Ever since then, I've been using every spare minute for knitting and drawing and writing.  And lately, the little voices in my head have been whispering to me that I really ought to go back to pattern writing.

The last time I regularly wrote patterns, spread sheets hadn't yet become very popular. (I think the dinosaurs roaming around everywhere got in the way.) So, I learned to do pattern grading and gauge grading all by hand. Now that I've sat down to start pattern writing again, old habits die hard.  I do the illustrations in Adobe Illustrator, I put the pattern together using Adobe InDesign, and know I could do the gauge grading in Excel, but here I am, writing patterns with paper and pencil.  Go figure.

A new TECHknitting pattern is about to come out--a pattern for an Elizabethan-style cap--and I thought a peek behind the scenes at old-school pattern-writing might be interesting, in a time-capsule kind of way.

The pattern will be for sale on Ravelry in about a week.  It's no biggie, it's just a cap, but it is a new direction around chezTECH, a further return to the knitting business that I had to leave behind so long ago.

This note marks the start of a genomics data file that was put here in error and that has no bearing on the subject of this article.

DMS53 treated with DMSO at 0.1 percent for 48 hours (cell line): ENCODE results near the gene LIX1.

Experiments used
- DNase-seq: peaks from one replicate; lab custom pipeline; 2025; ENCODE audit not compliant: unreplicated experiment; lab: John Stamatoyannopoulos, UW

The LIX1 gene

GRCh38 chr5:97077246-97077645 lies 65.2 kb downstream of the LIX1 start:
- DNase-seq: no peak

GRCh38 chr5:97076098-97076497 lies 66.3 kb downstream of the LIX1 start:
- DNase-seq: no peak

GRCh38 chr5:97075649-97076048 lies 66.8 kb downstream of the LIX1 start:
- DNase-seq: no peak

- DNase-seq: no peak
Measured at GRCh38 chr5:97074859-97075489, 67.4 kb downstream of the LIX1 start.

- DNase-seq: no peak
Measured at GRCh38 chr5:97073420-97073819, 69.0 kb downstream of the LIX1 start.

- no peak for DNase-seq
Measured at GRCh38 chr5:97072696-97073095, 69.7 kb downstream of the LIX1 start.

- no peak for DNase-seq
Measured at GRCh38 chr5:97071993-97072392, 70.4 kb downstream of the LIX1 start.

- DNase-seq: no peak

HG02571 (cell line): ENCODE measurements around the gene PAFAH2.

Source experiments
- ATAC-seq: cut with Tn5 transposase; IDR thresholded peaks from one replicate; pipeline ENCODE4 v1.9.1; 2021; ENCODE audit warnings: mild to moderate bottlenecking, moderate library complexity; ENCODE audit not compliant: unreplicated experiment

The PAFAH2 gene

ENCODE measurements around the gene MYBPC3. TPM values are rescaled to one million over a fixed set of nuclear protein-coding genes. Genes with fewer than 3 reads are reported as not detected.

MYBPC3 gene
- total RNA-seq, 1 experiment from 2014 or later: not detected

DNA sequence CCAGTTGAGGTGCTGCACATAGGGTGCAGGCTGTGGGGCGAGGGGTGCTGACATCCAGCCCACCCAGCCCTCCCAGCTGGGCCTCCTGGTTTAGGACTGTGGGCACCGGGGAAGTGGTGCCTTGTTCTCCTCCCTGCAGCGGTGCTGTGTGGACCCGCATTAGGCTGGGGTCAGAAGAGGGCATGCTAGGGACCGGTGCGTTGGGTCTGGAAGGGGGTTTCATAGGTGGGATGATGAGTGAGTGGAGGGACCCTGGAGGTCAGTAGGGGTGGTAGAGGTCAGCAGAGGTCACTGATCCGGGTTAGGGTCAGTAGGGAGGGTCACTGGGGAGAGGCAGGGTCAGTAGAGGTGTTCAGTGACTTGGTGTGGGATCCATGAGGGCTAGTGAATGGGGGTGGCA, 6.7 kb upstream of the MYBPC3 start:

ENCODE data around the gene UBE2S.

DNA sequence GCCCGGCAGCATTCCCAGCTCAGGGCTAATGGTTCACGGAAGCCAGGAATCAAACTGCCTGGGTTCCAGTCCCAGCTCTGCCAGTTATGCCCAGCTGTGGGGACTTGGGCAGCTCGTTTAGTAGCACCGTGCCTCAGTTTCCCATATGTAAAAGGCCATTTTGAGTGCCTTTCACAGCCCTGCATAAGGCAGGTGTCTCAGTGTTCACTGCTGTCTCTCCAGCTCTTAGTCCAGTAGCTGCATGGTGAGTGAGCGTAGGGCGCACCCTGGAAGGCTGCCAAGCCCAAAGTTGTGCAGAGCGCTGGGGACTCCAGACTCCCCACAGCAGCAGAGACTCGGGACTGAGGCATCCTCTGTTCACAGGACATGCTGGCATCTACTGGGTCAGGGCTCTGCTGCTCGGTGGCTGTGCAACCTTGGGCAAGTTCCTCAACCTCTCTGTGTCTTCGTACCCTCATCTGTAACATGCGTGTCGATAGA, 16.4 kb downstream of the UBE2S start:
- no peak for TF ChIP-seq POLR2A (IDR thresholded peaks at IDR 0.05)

Tuesday, October 18, 2011

"Multiple of X plus Y"--stitch pattern notation explained

How's this? "Cast on a multiple of 12 stitches plus 5."  Or how about "pattern is a multiple of 9 stitches plus 3"?  Does that sound horribly like high school algebra?  Does it confuse you? If my e-mail is anything to go by, you are not alone.
* * *
Suppose we are working a cable over 6 stitches.  Another way of saying this is that the cable is a multiple of 6.

a single 6-st-wide cable

For each cable we want to cast on, we have to have six stitches.  That seems simple enough.  But, if we only cast on 6 stitches, we'll have a cable, yes, but no fabric on either side.  If we want, let's say, three cables, it would be awfully tight (and not that pretty) to have nothing but cables sitting right next to one another--here, see for yourself.

three 6-st-wide cables, stacked next to one another

So, let's set each cable against its own little patch of background fabric.  In other words, we'll add a little fabric on each side of the cable to set it off, 3 purl columns, say.

a 6-st-wide cable (purple) set off by two 3-st-wide columns of purl (blue)

The original 6-stitch cable with its two new 3-stitch-wide side flaps is going to take up 12 stitches: 3+6+3.  This LOOKS like we've developed a 12-stitch-wide stitch-pattern. And, indeed, if we just wanted to make a skinny single cable scarf, we'd say "cast on 12 stitches." So far, so good.

But, suppose we want a scarf with two cables. If we simply double the 12-stitch-wide stitch-pattern we've developed, we get trouble.